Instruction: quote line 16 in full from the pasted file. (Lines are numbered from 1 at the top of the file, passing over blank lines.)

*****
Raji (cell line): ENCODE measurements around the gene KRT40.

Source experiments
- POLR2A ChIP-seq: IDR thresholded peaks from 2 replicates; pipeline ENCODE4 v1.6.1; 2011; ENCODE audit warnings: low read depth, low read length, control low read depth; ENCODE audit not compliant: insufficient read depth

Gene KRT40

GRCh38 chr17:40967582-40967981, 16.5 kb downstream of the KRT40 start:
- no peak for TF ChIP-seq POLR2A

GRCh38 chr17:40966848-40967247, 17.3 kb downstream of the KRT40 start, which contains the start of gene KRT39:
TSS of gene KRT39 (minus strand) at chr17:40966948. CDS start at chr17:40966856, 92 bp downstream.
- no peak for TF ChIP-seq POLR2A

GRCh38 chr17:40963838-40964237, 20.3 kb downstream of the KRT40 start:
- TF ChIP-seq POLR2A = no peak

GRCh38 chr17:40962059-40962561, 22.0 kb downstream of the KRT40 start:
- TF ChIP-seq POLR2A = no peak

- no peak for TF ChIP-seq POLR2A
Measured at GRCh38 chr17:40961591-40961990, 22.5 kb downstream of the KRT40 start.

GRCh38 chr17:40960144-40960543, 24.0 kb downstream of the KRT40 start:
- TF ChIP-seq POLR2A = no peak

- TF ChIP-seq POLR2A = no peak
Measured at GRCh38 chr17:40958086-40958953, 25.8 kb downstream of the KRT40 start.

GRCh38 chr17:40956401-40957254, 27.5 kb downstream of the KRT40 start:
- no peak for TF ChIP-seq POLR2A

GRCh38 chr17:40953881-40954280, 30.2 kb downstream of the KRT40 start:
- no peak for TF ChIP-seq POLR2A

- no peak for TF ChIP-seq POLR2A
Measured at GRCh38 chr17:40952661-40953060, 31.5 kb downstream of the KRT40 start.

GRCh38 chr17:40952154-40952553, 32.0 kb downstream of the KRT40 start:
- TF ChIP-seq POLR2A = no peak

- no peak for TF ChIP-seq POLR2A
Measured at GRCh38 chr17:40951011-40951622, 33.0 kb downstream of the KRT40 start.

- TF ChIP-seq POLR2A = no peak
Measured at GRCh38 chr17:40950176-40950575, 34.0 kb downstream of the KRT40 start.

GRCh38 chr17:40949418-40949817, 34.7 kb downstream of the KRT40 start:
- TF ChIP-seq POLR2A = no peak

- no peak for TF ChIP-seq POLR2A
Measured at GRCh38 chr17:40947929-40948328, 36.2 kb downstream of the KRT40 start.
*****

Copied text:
GRCh38 chr17:40960144-40960543, 24.0 kb downstream of the KRT40 start: